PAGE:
Star Belly Sneeches

Teaching our children to be kind and empowered in an era of school shootings, racism, and #metoo

dori
dori
Aug 28, 2018 · 6 min read

My daughter was emotional as I read her a Dr. Seuss* story before bed.

“That’s not very nice!” she said tearfully.

The Star Belly Sneeches had found something about themselves that made them feel “better than” and were being awful about it, and my daughter clearly understood something about this already.

In their endless quest to be “better than”, some flaunted their starry bellies. Those who did not have star bellies sought to be more like the others. They wanted to be invited to parties. Someone else saw an opportunity to capitalize on that desire, so after a few rounds of robotic stupidity in which everyone, star belly or not, was taken advantage of by a capitalist without a conscience, they all wound up broke af and chillin’ on the beach together…

Moral of the story…

Anyway, yeah… My kid is seven years old. We live in this small town where everyone likes to think we’re protected from this stuff, where fresh air and clean water keep young kids from going nuts, but you never know who’s gonna be unhappy, and you never know who’s gonna be a creep, and one person’s paradise is another’s hell.

Angels aren’t the only ones walking among us, so in the midst of trying to provide an idyllic yet realistic and practical childhood (Montessori in lieu of Waldorf), we also have to teach our daughter how to find the fine line between what we’ve learned with #metoo on how to defend ourselves, and not pissing off the kid who might turn around and shoot her in school one day because of it. We want her to enjoy the bloom and glitter of this beautiful world; we also want her to identify and address unacceptable behavior and help protect people who’ve found themselves in uncomfortable circumstances, and we want her to be able to do so with courage, empathy, and compassion.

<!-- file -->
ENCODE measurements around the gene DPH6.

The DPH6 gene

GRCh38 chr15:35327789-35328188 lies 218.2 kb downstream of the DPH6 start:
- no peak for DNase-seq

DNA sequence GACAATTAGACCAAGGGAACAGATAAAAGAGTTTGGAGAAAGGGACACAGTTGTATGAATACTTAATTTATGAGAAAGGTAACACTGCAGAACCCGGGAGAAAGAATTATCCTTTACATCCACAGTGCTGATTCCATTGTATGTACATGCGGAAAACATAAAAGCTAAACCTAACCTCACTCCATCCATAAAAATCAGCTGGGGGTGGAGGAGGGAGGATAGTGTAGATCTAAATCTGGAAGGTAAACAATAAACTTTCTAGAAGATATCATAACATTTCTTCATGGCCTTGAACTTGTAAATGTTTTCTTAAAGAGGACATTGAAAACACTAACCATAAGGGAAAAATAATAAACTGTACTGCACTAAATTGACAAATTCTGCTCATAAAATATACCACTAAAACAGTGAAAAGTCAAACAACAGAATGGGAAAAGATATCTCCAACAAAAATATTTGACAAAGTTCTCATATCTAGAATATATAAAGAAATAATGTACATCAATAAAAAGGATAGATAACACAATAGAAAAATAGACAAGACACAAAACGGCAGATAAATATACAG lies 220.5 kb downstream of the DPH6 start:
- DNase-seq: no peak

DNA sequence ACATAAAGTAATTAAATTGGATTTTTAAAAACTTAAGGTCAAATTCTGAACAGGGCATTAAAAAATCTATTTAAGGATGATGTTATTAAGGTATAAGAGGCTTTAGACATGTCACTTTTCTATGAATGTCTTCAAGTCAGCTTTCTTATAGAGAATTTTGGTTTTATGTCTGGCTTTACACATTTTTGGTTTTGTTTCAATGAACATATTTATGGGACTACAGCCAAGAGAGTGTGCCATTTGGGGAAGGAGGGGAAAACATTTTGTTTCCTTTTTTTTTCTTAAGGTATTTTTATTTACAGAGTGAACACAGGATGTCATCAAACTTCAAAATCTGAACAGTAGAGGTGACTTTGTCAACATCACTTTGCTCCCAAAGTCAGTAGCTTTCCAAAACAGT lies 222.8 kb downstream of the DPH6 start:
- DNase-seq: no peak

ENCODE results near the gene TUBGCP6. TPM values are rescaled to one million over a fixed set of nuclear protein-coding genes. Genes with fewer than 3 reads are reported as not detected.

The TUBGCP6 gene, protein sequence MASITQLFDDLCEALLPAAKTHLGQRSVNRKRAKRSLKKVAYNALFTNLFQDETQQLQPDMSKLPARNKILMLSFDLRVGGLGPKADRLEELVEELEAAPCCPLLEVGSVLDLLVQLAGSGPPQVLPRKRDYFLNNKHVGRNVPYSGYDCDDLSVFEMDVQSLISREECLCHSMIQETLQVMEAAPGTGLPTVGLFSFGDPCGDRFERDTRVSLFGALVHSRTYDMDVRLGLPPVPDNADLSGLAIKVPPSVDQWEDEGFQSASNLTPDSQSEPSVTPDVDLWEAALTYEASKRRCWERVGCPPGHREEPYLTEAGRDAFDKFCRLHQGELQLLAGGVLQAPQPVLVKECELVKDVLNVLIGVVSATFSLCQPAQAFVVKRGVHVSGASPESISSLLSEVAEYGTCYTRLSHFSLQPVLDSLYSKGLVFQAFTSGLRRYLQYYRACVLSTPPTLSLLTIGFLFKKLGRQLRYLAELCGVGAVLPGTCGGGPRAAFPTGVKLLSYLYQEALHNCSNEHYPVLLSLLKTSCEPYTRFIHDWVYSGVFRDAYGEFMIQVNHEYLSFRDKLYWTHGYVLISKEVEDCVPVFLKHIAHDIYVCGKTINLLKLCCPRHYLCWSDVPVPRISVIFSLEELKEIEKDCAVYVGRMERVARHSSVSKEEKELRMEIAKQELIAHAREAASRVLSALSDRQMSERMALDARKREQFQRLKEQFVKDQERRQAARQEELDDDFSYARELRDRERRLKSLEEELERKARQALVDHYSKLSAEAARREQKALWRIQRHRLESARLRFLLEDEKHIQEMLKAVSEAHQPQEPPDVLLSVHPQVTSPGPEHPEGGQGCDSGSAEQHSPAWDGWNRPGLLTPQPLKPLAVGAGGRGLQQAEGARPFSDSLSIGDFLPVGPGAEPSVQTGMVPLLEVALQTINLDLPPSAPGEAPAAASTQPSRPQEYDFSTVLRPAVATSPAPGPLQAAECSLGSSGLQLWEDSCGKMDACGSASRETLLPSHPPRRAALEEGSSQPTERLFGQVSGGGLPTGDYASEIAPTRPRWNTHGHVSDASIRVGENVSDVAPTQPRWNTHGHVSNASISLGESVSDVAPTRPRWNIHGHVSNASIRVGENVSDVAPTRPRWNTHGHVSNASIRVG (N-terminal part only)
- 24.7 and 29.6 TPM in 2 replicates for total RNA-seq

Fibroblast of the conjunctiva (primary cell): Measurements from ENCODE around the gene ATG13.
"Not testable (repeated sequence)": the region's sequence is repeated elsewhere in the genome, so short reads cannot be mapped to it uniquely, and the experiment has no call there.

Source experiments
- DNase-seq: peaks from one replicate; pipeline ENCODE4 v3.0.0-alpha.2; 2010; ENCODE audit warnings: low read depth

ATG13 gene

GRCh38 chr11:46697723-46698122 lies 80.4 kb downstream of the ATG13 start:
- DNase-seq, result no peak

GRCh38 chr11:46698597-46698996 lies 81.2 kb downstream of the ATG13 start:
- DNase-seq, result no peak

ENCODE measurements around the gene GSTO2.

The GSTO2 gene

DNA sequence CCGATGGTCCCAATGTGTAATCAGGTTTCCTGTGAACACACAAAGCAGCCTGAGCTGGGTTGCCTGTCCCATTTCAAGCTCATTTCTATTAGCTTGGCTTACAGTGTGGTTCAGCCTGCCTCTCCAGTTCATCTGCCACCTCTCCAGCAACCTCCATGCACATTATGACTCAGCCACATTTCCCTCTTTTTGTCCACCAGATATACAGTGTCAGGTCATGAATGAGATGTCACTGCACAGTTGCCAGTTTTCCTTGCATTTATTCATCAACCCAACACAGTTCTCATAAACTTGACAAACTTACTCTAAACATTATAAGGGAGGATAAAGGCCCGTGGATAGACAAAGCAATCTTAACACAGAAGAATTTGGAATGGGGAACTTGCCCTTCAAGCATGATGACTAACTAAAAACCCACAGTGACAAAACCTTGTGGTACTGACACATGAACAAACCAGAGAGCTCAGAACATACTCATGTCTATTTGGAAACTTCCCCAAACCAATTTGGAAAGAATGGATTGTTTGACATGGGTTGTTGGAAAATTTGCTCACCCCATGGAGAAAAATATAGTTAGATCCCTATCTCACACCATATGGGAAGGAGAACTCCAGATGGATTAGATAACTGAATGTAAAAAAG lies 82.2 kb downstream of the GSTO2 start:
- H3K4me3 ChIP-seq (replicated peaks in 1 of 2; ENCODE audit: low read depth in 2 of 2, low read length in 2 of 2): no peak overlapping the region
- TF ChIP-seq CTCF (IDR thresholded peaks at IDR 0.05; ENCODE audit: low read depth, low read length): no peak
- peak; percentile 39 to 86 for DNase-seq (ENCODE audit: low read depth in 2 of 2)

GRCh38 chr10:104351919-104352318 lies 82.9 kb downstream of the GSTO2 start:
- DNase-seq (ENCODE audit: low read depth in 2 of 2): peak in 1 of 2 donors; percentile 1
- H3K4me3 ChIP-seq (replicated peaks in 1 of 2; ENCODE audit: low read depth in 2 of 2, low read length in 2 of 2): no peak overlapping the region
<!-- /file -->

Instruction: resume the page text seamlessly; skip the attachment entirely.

Make no mistake, like most parents we’d rather avoid all this if we could. To that end, we tried homeschooling, but she’s an independent, social child and frankly? I’m not Soulemama. I need a minute.

Homeschooling did not work for us like we thought it might, and while I look fondly upon photographs of yore — milk-drunk infant, fat baby thighs, chubby toddler cheeks, the threenager, that first day of kindergarten — I welcome my daughter’s growth changes even as I’m terrified by them. Those years I wore her around my core, we functioned pretty synergistically. Now, it’s as if weekly, I wake up to find all her pants are too short and she’s learned a new mood. And she goes to school, running off to her friends as she throws a “bye, mom!” over her shoulder.

I get all the privilege, I absolutely do (we’re teaching her about that, too). I sent her to a tiny little charter school in our really white little California mountain town where my wife and I, daily, wonder how we arrived here after decades of living in places like New York and Paris.

She loves her school, so much so that summer vacation is a disappointment for her (we live where others vacation, so camping, hiking, and daily visits to pristine, serene alpine lakes and rivers aren’t the stuff of summer memories, but every day “what should we do now” activities). She is a sponge, the classes are small, the teachers kind, progressive and attentive. The school practices and promotes nonviolence. They do felting projects and cooking classes. There’s even a German lady who wears wool socks and Birkenstocks. It’s as charter school as charter schools get.

Recently, one of her sweet little friends was caught in the middle of a horrible custody battle. The girl’s father claimed the mother was insane. The mother held a case involving awful details of the kind that left two women fighting over how to tell our daughter to keep a distance from the father since he got full custody and now hangs out at the playground. How much does my seven-year-old need to know? And what is proper, self-protective behavior that also empowers?